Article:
Gaming Journalism After the Pandemic; A Change for the…Worse?

In 2020 the world was faced with a pandemic the likes of which we hadn’t seen before. In fact, neither had our parents or grandparents. The pandemic changed our lives in every way possible; from how we live our day-to-day lives, to how we perform our jobs, how we interact with each other, and how we consume content.

Today I’d like to talk about what has changed in the gaming press landscape. Live events were once a great way to network, play upcoming titles, see and hear major announcements and of course, party. Over the years, as online events became more frequent, companies that participated in live events dropped out one by one. Once the pandemic hit, just like everything else, live events ceased to exist. All events were live-streamed and companies did the best they could with what resources were available.

I hated every second of it.

While it was great to have live events spread out throughout the year, I desperately missed and still miss the excitement of events like E3, PAX, and GDC. The atmosphere is electric in those venues and the camaraderie built simply by walking next to someone through the lobby or sitting next to someone at a press conference, feeling the excitement (or disappointment) after a megaton announcement, was all gone.

Live events need to be the future, not the past. Stream-only events have no soul, meaning unless you host a get-together to watch these events (which is hard because there’s usually little notice), you’re sitting alone on the couch, on the bus, sitting on a bench, wherever you may be. Our industry needs a gathering place. Is it expensive? Absolutely. Can larger companies afford it? Absolutely. At some point, cost-saving measures have to cease so that developers can be afforded the opportunity to hear the crowd roar in real life, not through reading comments and chat boxes.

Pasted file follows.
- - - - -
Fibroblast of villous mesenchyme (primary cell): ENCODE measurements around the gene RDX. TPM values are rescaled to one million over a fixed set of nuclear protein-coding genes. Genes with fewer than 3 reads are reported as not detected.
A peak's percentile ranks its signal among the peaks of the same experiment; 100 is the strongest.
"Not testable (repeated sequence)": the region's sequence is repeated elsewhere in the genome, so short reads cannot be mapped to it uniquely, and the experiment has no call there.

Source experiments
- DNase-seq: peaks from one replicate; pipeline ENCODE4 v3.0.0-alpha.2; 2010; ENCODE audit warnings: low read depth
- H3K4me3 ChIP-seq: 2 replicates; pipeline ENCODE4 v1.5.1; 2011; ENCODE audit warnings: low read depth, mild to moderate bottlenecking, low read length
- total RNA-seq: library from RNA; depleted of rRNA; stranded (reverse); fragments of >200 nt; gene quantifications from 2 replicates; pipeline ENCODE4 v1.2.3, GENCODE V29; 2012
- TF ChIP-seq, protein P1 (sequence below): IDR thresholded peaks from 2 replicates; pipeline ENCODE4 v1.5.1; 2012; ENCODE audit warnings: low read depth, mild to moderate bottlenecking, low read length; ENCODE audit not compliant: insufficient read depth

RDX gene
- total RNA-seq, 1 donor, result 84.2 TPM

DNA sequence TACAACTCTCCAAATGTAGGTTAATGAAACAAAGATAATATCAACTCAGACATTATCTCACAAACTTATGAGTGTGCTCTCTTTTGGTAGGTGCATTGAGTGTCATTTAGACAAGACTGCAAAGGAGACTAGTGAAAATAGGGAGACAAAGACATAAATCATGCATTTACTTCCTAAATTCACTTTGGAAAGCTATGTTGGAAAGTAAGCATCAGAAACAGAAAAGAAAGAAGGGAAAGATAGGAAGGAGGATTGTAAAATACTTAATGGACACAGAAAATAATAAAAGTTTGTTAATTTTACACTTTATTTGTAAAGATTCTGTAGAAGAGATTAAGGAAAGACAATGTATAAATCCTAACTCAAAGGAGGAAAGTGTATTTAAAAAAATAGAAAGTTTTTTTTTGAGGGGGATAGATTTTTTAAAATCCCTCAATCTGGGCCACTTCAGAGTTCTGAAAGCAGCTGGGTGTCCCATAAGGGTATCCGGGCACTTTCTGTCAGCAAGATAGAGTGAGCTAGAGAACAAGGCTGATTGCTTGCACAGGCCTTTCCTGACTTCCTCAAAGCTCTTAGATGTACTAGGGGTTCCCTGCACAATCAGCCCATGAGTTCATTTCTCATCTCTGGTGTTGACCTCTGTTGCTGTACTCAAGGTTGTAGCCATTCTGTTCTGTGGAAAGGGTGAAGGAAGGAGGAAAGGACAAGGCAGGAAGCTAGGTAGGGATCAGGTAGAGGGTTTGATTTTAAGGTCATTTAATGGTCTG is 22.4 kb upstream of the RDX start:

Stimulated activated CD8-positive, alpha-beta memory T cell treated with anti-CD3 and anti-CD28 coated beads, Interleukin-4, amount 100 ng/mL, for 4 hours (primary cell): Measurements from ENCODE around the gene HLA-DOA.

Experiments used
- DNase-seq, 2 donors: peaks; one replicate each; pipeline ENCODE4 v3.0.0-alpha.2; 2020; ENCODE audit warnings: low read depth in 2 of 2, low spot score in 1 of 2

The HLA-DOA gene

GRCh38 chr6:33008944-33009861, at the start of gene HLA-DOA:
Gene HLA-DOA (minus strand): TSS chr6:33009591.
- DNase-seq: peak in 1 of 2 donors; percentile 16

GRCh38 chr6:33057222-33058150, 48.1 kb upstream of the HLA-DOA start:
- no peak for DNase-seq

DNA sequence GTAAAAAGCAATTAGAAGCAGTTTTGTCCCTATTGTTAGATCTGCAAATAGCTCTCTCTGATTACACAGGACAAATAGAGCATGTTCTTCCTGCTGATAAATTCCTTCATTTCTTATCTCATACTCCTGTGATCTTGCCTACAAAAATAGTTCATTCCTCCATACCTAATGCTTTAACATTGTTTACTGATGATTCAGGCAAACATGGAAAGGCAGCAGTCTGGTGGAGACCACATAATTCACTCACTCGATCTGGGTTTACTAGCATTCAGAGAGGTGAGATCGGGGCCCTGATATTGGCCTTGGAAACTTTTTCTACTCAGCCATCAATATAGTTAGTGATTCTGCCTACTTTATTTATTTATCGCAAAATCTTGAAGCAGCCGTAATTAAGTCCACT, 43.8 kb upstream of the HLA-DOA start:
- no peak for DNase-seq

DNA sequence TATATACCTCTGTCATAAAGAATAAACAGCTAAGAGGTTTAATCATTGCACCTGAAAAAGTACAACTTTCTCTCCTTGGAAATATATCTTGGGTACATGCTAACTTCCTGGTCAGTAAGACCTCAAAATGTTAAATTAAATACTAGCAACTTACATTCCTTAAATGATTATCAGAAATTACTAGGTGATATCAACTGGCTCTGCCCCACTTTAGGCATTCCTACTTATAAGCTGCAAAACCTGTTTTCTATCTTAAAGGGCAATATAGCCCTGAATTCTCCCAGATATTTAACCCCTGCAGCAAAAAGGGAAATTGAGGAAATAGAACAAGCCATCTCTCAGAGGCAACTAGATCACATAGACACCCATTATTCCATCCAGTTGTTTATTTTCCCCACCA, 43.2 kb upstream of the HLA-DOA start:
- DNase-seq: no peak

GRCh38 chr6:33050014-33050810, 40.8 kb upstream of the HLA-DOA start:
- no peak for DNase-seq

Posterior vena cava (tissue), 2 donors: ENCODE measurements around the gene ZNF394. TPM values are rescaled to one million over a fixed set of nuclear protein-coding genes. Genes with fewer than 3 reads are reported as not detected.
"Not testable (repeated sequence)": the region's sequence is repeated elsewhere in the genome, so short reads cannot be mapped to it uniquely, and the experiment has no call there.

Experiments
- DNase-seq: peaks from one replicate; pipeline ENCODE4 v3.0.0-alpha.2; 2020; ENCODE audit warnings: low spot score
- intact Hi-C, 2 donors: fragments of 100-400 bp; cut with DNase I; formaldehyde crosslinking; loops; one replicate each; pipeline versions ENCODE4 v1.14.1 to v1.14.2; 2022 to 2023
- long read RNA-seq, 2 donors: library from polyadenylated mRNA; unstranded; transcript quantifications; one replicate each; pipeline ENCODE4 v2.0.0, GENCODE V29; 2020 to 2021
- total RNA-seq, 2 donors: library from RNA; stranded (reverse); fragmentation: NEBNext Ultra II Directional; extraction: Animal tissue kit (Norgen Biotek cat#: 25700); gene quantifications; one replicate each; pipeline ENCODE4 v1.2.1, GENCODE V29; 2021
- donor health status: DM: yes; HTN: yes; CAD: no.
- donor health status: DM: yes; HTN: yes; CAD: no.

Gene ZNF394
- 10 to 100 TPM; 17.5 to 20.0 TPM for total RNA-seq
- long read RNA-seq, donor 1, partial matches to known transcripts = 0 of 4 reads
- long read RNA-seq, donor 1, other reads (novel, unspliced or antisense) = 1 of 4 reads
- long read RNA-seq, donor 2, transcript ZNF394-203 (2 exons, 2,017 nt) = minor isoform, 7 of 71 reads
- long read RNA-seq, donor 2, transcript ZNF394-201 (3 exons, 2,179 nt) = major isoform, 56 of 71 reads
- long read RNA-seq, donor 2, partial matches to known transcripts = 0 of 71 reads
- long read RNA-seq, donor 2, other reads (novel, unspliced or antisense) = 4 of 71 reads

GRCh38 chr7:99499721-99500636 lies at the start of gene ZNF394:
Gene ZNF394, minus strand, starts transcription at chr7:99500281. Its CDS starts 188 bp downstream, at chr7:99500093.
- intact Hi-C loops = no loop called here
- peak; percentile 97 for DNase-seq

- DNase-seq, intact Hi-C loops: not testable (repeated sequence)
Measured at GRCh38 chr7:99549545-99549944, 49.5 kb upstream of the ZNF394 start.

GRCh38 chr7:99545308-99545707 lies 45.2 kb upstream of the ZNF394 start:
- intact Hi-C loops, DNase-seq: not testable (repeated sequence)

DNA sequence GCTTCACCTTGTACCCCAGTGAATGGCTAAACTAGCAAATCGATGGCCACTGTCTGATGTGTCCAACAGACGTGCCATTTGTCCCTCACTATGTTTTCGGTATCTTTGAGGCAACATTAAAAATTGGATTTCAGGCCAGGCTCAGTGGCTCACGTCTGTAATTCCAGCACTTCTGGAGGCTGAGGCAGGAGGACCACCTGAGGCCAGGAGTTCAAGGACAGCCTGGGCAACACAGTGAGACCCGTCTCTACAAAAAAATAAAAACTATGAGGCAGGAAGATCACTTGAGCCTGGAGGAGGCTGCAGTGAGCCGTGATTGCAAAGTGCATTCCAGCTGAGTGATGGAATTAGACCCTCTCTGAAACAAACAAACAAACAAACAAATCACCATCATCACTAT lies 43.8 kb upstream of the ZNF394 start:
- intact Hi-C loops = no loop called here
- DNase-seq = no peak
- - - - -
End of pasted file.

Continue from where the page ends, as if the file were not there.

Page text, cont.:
When E3 came back as an online-only event in 2021, I was excited just to have it back. After I registered, I immediately jumped into my account and built up my profile, dropped virtual business cards in everyone’s inbox, and expected the hub to be a full-on community. Instead, barely any companies used the inbox, almost no one had a profile or would be involved in chats, the calendars weren’t utilized and I had to visit sites, check emails, go to discord, and a whole slew of other things to make my appointments. In short, it was a mess. A big mess.

With E3 canceled in 2022, I’m hoping the new “hybrid format” is a huge success. One takeaway I had from 2021 is those small indie companies had the opportunity to showcase their content because of the low barrier to entry. That said, I propose this; have the larger companies there live to deliver keynotes, but allow smaller companies who may not have access to a ton of resources to stream their content online. It would be the best of both worlds.

As for the other major conventions like Game Developer’s Conference, Tokyo Game Show, and PAX, they seem to be returning to normal as a live event and I love that. As I’ve stated before, the world NEEDS live events. Without them, as fans, we are all just sitting behind a keyboard complaining instead of celebrating this wonderful industry. After all, it’s impossible to re-create the crowd’s reaction to Nintendo’s announcement of Twilight Princess from home.

  • Richard Booth

    Rich has been involved in the gaming industry for over ten years, working with such companies as Jace Hall ShowTwin Galaxies and Nintendojo. He began GamesRelated in order to bring positivity to gaming journalism. Much of what is out today is completely negative, and GR aims to be the place where that stops and the news is simply reported.

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